Presentation of the scary situation

So you have a creepy situation. The protagonist is being threatened, they are fearful of what is going to happen next (i.e. fear of the unknown), yet the game is missing an ingredient. What is actually meaning them harm? Thus, this brings us to the next point in this list: the presentation of the game.

Let me ask you a question. Which scenario do you find more frightening: a large, hungry monster chasing and trying to eat someone, or a serial killer trapped in that same monster’s body trying to kill someone? It’s the latter, isn’t it?

Sure, monsters are scary – that’s their purpose after all. Yet what is even scarier than a monster? A monster that is of equal or higher intelligence than its prey. See how the presentation changed so quickly? In one scenario, you have a scary monster, but couple that with a scary monster with brains? And you have a truly terrifying situation on your hands.

For situations to be truly scary, they must be presented in the optimal way as well. It’s yet another ingredient to a truly terrifying horror game.


Keeping players ‘on their toes’

By defining a creepy situation and the proper presentation for said situation, you need to figure out how you are going to string players along for the ride and continue to scare them for the bulk of the game. In the prison scenario above, knowing that you have to escape a prison while avoiding the threat of killer prisoners trying to end your life isn’t enough to make a truly scary game. In addition, you have to create ‘mini-situations’ to ensure players complete their goal of escaping the prison without being captured by the prisoners.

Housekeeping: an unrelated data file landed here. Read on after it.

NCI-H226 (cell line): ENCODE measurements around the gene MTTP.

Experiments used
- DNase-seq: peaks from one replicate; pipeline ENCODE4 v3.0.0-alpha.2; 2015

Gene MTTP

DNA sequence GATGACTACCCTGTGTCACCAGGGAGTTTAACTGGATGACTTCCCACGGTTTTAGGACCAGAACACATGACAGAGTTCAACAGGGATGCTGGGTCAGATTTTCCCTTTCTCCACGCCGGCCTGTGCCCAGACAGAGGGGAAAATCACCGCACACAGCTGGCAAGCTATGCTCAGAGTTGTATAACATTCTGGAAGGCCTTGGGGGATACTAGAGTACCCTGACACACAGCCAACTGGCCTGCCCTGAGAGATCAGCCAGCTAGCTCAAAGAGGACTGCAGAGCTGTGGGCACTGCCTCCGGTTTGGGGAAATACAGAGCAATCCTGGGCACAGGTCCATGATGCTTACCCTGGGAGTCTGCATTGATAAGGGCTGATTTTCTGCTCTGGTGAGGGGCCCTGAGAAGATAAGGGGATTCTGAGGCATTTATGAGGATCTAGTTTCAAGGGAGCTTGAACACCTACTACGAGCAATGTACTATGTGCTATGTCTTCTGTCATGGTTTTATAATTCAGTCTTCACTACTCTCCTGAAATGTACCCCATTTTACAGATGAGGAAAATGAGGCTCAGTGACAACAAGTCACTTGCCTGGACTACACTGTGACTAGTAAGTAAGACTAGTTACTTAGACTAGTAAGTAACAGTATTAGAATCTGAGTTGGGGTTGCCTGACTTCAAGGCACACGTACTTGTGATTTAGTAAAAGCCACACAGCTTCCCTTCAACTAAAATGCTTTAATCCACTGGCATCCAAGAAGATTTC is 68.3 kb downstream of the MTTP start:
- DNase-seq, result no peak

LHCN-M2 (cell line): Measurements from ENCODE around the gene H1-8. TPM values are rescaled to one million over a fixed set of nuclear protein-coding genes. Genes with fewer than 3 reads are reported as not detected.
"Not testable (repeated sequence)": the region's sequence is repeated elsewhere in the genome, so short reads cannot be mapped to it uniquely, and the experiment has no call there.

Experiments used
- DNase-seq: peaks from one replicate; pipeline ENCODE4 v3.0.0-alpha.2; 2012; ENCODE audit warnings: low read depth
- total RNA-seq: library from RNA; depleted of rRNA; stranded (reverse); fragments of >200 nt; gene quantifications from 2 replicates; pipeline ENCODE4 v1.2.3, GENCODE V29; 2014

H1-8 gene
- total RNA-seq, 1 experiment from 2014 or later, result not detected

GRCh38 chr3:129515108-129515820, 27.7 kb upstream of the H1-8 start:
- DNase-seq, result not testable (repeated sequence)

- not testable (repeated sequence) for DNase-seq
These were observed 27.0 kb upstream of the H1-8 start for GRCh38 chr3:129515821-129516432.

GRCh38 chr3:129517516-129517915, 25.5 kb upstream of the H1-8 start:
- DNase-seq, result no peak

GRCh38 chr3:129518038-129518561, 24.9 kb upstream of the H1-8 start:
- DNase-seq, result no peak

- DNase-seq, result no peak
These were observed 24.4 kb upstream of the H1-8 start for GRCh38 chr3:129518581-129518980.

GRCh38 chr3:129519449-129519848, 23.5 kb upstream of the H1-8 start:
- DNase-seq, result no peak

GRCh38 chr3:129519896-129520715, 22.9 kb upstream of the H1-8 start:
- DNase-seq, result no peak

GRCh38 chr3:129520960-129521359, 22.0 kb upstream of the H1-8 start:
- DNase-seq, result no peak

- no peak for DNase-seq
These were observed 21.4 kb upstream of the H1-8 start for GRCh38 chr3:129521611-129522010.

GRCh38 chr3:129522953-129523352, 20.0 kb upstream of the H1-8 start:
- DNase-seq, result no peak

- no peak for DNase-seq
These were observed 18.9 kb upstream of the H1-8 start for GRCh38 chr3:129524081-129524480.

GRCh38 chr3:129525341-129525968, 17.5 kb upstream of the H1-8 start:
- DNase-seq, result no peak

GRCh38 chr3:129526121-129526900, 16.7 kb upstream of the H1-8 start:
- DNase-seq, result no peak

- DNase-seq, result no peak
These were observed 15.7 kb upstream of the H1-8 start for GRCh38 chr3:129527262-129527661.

Let’s use another example. Let’s assume for instance that you run away from the prisoners and hide in a freezer in the kitchen of the prison. You will be safe here until you figure out a plan, right? Well, what if the electricity in the prison completely goes out and the freezer locks from the outside? Now you have another scary situation on your hands.

Not only do you have to get out of the freezer before you die, but you also have to find a way to navigate the prison in the dark. The player must take action even though he/she has no clue how to get out of this situation, which adds a wealth of tension to the experience. All the while crazy, killer prisoners are trying to end your life, of course.

See what I did there? I threw the protagonist into a smaller yet still scary situation, added another layer of fright onto the overall situation (e.g. navigating the prison in the dark), which adds to the intensity of the main situation (e.g. escaping the prison, not getting killed). I essentially created a large, scary situation first (escaping a prison full of psychotic prisoners), added an ideal presentation to it (prisoners are trying to kill you), and along the way, added smaller goals one must complete in order to achieve the overall goal.

Creating proper horror games takes a ton of attention to not only detail and situation, but also in how players will feel when they play the game. It’s one of the most psychologically demanding genres to develop for, yet when does correctly, one of the most rewarding. Indie developers that have created horror games in the past: what have you done to ensure your horror game is as scary as possible? Let us know below!